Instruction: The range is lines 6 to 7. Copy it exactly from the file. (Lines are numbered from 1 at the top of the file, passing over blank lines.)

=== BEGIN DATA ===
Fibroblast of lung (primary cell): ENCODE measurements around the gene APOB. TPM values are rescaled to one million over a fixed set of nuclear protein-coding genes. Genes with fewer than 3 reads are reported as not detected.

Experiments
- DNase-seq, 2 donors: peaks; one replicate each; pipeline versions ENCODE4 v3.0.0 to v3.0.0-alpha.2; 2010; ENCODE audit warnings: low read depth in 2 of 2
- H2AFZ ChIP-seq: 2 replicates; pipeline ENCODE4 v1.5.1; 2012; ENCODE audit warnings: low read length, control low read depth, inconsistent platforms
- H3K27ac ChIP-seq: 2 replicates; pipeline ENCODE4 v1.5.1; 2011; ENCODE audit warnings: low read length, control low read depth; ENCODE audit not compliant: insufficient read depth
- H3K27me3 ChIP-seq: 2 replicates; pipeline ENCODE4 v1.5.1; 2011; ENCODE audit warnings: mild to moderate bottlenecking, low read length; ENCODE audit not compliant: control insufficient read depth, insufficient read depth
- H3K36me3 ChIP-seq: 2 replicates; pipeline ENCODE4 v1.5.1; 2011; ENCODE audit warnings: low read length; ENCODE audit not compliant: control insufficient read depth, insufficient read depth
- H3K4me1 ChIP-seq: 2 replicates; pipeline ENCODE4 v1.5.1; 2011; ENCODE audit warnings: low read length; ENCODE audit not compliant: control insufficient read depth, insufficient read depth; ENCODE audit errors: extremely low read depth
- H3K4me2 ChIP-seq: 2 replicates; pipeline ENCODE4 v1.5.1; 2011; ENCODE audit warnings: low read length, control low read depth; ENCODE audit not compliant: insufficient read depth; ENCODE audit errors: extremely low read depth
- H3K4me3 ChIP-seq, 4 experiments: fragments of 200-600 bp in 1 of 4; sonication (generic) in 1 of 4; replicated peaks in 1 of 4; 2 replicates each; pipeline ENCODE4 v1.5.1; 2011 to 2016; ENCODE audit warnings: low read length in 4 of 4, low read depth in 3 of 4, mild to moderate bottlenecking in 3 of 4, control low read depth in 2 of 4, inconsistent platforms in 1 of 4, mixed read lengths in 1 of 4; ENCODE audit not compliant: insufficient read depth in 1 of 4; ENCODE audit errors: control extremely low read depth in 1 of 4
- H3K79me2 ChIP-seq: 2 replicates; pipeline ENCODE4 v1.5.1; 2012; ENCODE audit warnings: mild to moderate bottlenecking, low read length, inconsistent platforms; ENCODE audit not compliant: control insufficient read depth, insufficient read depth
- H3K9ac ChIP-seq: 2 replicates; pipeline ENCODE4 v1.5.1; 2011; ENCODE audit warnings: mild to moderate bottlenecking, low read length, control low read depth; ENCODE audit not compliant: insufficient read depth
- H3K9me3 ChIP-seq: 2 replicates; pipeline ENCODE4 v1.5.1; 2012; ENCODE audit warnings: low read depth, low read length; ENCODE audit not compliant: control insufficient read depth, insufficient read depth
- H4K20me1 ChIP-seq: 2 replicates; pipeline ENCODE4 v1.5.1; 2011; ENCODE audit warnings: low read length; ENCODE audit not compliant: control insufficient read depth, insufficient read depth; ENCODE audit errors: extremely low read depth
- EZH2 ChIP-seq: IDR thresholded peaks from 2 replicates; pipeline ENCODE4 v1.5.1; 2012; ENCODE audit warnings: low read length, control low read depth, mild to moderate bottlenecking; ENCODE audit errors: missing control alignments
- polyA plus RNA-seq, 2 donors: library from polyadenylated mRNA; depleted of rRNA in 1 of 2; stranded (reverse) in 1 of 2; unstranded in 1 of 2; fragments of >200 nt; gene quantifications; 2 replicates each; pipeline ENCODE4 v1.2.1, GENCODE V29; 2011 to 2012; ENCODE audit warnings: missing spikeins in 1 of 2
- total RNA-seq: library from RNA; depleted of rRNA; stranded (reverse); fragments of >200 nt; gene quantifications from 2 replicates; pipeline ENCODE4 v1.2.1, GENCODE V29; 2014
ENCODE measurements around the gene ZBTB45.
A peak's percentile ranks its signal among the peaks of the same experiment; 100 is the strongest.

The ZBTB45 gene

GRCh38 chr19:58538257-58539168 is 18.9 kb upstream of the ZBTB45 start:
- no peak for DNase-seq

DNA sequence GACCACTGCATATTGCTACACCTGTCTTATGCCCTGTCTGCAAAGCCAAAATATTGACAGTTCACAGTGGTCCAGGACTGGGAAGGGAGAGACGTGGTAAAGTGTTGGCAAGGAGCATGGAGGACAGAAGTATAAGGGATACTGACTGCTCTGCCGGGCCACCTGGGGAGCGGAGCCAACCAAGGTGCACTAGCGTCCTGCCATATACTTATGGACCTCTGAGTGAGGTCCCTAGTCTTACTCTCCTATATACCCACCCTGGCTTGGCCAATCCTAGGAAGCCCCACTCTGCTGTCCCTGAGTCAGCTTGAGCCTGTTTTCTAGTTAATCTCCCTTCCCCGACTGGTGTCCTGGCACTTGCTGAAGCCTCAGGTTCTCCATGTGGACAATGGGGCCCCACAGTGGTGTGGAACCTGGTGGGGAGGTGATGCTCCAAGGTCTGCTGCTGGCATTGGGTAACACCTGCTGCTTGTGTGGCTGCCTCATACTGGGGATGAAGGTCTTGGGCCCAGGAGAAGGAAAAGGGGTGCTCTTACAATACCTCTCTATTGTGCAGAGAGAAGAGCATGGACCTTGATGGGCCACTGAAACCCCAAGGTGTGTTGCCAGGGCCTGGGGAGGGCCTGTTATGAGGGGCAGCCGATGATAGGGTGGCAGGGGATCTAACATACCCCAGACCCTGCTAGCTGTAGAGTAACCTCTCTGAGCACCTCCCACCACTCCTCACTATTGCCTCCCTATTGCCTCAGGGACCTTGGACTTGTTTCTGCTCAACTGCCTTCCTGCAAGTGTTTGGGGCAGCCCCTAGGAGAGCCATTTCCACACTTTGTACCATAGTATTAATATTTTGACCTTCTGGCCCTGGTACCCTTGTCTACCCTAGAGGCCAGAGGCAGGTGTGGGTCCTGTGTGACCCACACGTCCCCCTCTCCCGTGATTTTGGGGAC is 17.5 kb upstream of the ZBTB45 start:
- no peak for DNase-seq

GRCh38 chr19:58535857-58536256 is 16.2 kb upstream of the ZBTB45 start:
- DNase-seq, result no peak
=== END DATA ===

- H3K27me3 ChIP-seq: 2 replicates; pipeline ENCODE4 v1.5.1; 2011; ENCODE audit warnings: mild to moderate bottlenecking, low read length; ENCODE audit not compliant: control insufficient read depth, insufficient read depth
- H3K36me3 ChIP-seq: 2 replicates; pipeline ENCODE4 v1.5.1; 2011; ENCODE audit warnings: low read length; ENCODE audit not compliant: control insufficient read depth, insufficient read depth